The Blazers need help. Adding forward Carmelo Anthony stabilized a situation that was trending badly but Anthony alone has not been enough. Portland is missing center Jusuf Nurkic—and can’t be sure when he will return from the broken leg he suffered in March—as well as Zach Collins (possibly for the season with shoulder surgery) and Rodney Hood, who will be out for the year with a ruptured Achilles tendon.
That’s the chief reason Portland has been at the head of the conversation when it comes to Cavaliers forward Kevin Love, who would welcome a trade out of Cleveland and would, according to a report in The Ringer, “prefer” a trade to Portland. Love went to Lake Oswego High School, just south of Portland, so a trade to the Blazers would represent a homecoming.
But the Blazers, while willing to be aggressive on the trade market so that they can assure a return to the playoffs for star guards Damian Lillard and C.J. McCollum, aren’t quite sure that Love is the guy they want, according to sources. The financial commitment required to bring in Love is the big stumbling block.
Love is in the first of a four-year, $120 million extension he signed in the summer of 2018. After this year, he is slated to make $31.3 million the next two seasons and $28.9 million in the final year of the deal, 2022-23.
Adding Love to McCollum, Lillard and Nurkic, means the Blazers would be looking at $104 million in guaranteed salary for four players next year. That jumps to $117 million for the same four players (the Blazers have a good-value $12 million option on Nurkic) in 2021-22.
Considering the NBA lowered its projected salary cap for next year to $116 million and $125 million the following year. Portland will have very little wiggle room under the cap and be tight against the luxury tax should they add Love.
Around the league, too, there is still some apprehension that the NBA’s cap could be lowered even more based on the league’s loss of business in China following the pro-Hong Kong tweet issued in the preseason by Rockets GM Daryl Morey. Trading for Love to solve the Blazers’ short-term roster issue, then, could leave them with much bigger long-term cap issues.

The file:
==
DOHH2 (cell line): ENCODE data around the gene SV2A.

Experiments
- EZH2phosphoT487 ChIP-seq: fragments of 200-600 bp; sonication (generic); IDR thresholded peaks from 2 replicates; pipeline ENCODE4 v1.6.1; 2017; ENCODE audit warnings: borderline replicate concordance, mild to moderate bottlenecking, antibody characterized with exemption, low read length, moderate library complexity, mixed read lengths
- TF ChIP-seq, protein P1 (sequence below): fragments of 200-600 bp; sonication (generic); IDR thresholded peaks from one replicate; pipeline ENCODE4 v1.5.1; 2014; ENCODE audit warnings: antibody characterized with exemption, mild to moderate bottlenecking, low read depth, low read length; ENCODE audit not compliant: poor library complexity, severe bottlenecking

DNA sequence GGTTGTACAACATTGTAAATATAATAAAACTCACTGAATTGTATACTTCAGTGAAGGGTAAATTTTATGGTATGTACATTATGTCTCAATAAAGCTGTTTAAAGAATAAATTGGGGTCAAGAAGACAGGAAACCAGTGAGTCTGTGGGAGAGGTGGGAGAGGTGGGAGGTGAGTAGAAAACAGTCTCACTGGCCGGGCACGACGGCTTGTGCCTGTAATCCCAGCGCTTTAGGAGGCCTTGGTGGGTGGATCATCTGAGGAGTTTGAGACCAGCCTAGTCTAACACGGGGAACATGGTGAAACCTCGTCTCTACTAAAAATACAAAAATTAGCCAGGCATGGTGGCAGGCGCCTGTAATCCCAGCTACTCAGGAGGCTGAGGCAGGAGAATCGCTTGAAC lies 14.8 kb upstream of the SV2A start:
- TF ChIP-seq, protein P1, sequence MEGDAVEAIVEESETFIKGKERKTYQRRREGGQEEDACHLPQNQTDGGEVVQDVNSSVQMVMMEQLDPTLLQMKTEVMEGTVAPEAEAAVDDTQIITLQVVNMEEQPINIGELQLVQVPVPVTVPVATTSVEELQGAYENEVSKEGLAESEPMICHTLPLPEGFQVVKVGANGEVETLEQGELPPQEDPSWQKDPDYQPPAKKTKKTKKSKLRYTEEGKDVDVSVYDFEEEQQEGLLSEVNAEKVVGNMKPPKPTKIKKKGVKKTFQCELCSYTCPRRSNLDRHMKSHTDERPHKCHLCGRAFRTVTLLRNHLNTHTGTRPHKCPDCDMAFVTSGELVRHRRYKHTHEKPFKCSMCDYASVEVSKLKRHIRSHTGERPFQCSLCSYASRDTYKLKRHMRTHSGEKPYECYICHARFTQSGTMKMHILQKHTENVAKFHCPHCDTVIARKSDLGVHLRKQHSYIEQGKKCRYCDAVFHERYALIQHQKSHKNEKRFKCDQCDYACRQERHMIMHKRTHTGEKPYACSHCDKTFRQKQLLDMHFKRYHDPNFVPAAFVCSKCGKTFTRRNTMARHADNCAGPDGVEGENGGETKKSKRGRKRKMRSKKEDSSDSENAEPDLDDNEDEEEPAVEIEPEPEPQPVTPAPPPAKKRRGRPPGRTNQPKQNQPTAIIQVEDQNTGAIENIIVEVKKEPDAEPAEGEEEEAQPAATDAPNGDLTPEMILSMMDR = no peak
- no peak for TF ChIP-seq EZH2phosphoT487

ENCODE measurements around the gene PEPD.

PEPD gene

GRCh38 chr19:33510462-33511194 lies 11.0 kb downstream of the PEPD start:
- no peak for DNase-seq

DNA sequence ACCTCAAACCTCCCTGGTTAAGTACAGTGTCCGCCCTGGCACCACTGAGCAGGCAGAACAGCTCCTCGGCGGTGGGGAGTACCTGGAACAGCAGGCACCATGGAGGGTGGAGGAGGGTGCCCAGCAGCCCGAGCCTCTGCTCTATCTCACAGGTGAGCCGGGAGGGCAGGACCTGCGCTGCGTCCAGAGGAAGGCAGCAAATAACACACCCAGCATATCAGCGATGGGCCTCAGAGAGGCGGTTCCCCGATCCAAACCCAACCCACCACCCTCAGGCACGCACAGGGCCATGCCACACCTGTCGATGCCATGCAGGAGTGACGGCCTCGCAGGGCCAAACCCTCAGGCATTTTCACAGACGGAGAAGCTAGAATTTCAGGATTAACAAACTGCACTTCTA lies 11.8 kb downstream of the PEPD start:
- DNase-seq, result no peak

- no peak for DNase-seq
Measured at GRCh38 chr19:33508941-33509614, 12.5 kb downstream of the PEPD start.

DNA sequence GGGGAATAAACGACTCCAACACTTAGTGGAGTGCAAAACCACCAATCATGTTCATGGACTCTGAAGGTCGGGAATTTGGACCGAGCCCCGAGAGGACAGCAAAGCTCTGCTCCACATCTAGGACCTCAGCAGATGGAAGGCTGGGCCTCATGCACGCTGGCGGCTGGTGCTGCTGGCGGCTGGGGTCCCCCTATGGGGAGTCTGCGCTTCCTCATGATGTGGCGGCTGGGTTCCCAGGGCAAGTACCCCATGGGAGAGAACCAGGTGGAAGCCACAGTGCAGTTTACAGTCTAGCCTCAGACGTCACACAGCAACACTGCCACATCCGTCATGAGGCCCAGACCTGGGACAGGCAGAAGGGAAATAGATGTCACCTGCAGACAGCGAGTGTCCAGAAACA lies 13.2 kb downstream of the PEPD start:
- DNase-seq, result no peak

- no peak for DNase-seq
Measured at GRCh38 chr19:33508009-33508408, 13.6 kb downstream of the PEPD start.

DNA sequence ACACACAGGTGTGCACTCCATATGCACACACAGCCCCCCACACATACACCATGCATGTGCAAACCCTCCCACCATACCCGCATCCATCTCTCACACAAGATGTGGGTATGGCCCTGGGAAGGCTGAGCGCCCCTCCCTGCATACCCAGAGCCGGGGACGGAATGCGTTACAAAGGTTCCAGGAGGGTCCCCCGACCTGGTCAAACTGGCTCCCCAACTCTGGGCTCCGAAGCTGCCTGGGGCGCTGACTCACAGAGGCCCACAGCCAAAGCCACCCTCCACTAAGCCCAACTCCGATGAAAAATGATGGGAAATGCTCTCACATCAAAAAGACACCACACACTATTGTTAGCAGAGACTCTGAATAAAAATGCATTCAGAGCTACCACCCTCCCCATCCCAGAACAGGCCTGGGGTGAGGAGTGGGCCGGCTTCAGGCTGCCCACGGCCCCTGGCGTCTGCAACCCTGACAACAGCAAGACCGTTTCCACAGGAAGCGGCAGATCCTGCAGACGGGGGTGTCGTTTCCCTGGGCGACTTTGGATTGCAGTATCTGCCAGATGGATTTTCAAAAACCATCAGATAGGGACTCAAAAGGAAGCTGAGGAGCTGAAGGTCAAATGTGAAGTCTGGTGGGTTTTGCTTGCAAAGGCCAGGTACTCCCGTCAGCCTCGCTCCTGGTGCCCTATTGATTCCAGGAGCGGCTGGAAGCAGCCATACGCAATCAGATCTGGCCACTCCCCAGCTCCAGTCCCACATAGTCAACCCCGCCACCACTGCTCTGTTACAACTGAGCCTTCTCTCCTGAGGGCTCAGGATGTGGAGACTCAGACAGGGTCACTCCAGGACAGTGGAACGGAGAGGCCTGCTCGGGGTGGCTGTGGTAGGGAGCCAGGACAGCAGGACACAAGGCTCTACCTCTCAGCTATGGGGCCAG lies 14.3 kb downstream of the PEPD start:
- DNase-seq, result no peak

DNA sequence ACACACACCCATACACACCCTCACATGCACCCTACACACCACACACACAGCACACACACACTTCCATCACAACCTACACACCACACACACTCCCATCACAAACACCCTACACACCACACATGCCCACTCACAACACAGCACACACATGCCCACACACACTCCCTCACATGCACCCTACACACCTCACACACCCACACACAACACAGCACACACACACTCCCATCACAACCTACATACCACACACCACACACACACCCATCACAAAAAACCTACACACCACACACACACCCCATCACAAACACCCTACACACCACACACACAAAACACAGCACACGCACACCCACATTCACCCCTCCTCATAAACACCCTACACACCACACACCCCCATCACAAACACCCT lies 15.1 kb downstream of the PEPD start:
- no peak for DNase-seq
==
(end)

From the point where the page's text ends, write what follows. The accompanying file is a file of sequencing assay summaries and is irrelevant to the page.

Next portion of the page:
Blazers Have Options Other Than Love
He missed nearly all of last season after having surgery to relieve pain around his left big toe. He missed significant time in 2017-18 with a fractured right hand and 14 games in 2016-17 with surgery on his left knee. Love has been out for more than 40 percent of his team’s games in the last four seasons.
The Blazers will examine other options. Danilo Gallinari in Oklahoma City is signed only for this season, at $22 million, and won’t cloud Portland’s long-term as much as Love would. Portland has expressed interest in him.
The Blazers could pilfer the Knicks for forward help—Marcus Morris, Taj Gibson, Bobby Portis, take your pick—or look to less-inspiring veterans for help, like Charlotte’s Marvin Williams or Chicago’s Thaddeus Young. The Pelicans have not raised a white flag on the season just yet but should that happen, Derrick Favors would be a sensible target.
Love would like to be in Portland, like to finish up his remaining productive playing years near home. But it’s a risk for the Blazers—maybe too much of a risk with other options on the board.